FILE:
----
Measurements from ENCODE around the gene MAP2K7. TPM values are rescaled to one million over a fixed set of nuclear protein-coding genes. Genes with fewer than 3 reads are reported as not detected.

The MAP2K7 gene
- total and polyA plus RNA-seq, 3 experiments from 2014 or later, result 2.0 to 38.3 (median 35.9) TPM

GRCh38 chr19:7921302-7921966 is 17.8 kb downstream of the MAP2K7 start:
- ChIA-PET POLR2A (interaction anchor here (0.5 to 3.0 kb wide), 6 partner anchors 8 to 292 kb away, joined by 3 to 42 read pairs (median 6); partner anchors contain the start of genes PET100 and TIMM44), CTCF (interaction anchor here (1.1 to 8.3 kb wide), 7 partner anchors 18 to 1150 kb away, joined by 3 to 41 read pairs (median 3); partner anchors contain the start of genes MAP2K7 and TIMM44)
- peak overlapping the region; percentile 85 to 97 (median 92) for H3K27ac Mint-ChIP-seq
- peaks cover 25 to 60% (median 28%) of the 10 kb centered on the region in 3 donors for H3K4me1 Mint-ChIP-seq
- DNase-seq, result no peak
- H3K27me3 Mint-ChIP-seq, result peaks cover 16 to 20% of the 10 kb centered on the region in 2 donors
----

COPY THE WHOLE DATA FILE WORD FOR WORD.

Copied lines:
Measurements from ENCODE around the gene MAP2K7. TPM values are rescaled to one million over a fixed set of nuclear protein-coding genes. Genes with fewer than 3 reads are reported as not detected.

The MAP2K7 gene
- total and polyA plus RNA-seq, 3 experiments from 2014 or later, result 2.0 to 38.3 (median 35.9) TPM

GRCh38 chr19:7921302-7921966 is 17.8 kb downstream of the MAP2K7 start:
- ChIA-PET POLR2A (interaction anchor here (0.5 to 3.0 kb wide), 6 partner anchors 8 to 292 kb away, joined by 3 to 42 read pairs (median 6); partner anchors contain the start of genes PET100 and TIMM44), CTCF (interaction anchor here (1.1 to 8.3 kb wide), 7 partner anchors 18 to 1150 kb away, joined by 3 to 41 read pairs (median 3); partner anchors contain the start of genes MAP2K7 and TIMM44)
- peak overlapping the region; percentile 85 to 97 (median 92) for H3K27ac Mint-ChIP-seq
- peaks cover 25 to 60% (median 28%) of the 10 kb centered on the region in 3 donors for H3K4me1 Mint-ChIP-seq
- DNase-seq, result no peak
- H3K27me3 Mint-ChIP-seq, result peaks cover 16 to 20% of the 10 kb centered on the region in 2 donors